I don't need your civil war

Does Scala deserve a defense?

It’s always refreshing to see cool and rational techies dropping their poker faces and exposing the true passions that simmer beneath. Case in point: When it comes to the defense of a cherished tool, whether that be Eclipse, IntelliJ or NetBeans, tempers often run high.  

Evangelists can find themselves drawn into charged duels when it comes to promoting “their” solution of choice - from Spring versus Java EE, to OSGi versus Jigsaw, and DSLs versus ULM. And when it comes to arguing which programming language rules them all - be it Java, JavaScript, PHP, Darts, Go, C #, Clojure, Groovy, or Scala- all reasoned, factual arguments can go out of the window.

Perhaps we should take a note from sociologist Pierre Bourdieu, who brilliant surmised in “Distinction: A Social Critique of the Judgement of Taste" how seemingly genuine personal traits such as gestures, pronunciation, aesthetic taste, eating habits or preferred music serve to reinforce social groups, to the field of IT.  

The betting would be that many of those offering seemingly "objective" arguments for the use of a technology are often hiding "subjective” attempts to exclude something or someone. This would go a long way to explain all those negative blog posts slating a competing technology, and why there are so many Scala hate posts flying around.

Scala has just turned ten  - and, over the past decade, Martin Odersky’s programming language  has become one of the most important JVM languages ​​behind Java, along with Groovy and Clojure. The success of Scala is remarkable, and the number of Scala projects productively employed in the industry only continues to grow.

Do you remember?

There was a good deal of euphoria about Scala in its early years - finally, innovation had returned to the JVM platform! Scala was, to us Java people, a language that was envied by adherents of other platforms (weren't PHP Traits inspired by Scala?).

In the midst of this Scala hype though, obviously there were also plenty of critics - people who didn't especially  like the often broken backward compatibility, and the less convincing tooling - certainly legitimate points,  which have been much improved upon today.

Emotionally, the debate about Scala started no later than 2011, when Stephen Colebourne used the withdrawal of enterprise social  network provider Yammer from Scala to drive a real campaign against the language.

Since then, blog posts weighing up the relative pros and cons of Scala pop up frequently. Nikita Ivanov (Grid Grain) wrote one recent example "In Defense of Scala", chiefly in response to a recent post by Bozhidar Bozhanov titled “I Do Not Like Scala”, which railed against the steep learning curve, cryptic syntax, and slow compilation of the language, among other things.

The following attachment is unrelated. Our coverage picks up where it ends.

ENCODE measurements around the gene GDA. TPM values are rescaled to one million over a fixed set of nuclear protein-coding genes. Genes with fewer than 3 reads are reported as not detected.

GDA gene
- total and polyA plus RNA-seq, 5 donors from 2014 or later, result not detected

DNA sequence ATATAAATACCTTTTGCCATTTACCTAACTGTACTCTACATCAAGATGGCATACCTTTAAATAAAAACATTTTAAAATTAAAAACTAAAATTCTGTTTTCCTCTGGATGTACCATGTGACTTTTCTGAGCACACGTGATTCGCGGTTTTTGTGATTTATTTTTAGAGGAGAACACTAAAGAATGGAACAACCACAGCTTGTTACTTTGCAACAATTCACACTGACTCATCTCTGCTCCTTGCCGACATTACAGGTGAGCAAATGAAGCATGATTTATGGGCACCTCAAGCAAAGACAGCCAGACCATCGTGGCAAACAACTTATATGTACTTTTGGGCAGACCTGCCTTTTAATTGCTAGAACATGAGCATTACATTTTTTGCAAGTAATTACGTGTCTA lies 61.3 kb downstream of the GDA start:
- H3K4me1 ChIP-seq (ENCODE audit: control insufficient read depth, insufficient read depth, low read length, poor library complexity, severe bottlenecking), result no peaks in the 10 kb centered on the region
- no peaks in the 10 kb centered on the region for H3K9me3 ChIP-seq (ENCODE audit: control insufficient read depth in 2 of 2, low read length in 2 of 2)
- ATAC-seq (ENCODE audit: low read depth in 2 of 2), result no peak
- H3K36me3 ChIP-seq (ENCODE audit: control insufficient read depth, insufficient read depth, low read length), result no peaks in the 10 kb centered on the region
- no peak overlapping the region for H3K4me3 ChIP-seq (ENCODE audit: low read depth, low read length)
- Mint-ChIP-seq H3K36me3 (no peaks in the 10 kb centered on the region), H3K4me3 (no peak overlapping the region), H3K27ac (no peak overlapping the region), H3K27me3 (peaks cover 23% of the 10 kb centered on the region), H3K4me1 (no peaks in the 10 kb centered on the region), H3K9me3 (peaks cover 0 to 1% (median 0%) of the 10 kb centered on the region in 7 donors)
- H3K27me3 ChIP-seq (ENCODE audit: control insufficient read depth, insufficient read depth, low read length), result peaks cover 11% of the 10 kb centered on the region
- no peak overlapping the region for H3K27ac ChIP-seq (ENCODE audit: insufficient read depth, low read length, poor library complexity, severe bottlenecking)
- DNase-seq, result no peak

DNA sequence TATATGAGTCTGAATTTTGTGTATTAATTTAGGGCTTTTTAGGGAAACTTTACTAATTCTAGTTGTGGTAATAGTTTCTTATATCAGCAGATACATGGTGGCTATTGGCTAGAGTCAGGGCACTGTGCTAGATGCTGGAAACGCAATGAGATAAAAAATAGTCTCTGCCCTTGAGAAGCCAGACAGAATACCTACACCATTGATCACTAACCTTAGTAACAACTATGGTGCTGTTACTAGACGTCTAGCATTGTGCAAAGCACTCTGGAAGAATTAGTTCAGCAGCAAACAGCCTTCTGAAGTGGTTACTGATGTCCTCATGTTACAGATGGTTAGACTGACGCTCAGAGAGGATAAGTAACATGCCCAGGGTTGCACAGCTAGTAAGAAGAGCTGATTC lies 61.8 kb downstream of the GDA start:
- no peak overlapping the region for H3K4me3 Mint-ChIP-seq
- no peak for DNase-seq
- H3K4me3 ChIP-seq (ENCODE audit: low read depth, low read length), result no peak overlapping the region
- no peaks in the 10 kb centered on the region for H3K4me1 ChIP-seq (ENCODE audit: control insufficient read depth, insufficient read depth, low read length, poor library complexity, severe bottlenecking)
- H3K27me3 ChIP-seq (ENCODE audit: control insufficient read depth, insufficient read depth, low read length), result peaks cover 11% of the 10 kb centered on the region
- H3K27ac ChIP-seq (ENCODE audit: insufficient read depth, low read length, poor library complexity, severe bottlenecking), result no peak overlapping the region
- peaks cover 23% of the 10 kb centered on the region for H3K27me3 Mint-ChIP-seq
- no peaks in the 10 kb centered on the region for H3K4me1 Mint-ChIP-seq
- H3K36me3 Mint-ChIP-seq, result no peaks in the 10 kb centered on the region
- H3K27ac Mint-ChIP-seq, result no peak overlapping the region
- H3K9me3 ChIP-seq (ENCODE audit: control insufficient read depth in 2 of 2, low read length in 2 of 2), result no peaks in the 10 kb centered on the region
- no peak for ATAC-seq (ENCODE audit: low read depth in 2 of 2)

In his opinion, the poor quality of the SBT build tools and the Scalaz framework have contributed to the negative experience of many Scala newbies. Moreover, the Spary.io project wasn’t an example of the good engineering that one is accustomed to with Scala itself and in projects such as Scala test, Akka and Shapeless.

In defense of Scala

Well, this "defense" is not very convincing, mainly because it attributes the supposed "bad feeling towards Scala" on to relatively minor side projects and does not otherwise entertain Bozhanov’s points.

The real question however is answered aptly by Ivanov in his follow-up post  "In Defense of Scala, part 2". One commenter raised this point: "Does Scala need a defense at all?" No, says Ivanov. Scala needs no defense! Scala is still a brilliant technology that speaks for itself, and one of the biggest enrichments to the JVM in many years.

And, the really amazing thing is probably not the number of critical blog posts about Scala - other new languages ​​have to deal with similar phenomena after all (see Language criticism by Clojure developer Alex Miller). As a neutral observer, one wonders just why so many friends of Scala feel the need to make unwarranted apologies for it, again and again.

Scala in 2014 and beyond

Scala has left its days of hype behind and professionalized with the Typesafe Stack. In the Technology Radar by ThoughtWorks, Scala is now in the highest category for languages to "Adopt".

The language's cultural profile is not as a Java replacement for everyone, but as a highly-scalable language which provides a great complement to the Java technology stack. Or at least that’s how Spring founder Rod Johnson, who, since 2012, has sat in the board of directors of the Scala company Typesafe, characterized the language at Scala Days last year.

According to Johnson, in five years Scala will have found its niche, and will mainly be used in traditional enterprise apps, often in conjunction with Java, as well as in high-performance consumer apps à la Twitter. What Scala won’t find however is a level of adoption comparable to Java, with its millions of users.

Johnson’s recipe for Scala success for better integrating it into the mainstream was for it to become more integrated into the Java ecosystem, and to slow the pace of innovation in terms of new semantic extensions in favor of backward compatibility, compiler improvements and tooling expansion. More pragmatism, a greater focus on real-world problems and a more welcoming attitude towards Scala newbies is what’s required.

These are the screws Scala followers need to readjust to convince the wider community of Scala’s benefits - on both a technological and emotional level. What’s not required are any more all-guns-blazing blog posts rising to its defence.

This is a translation of an article which was originally published in German on JAXenter.de

Image by Chris Gill

Hartmut Schlosser

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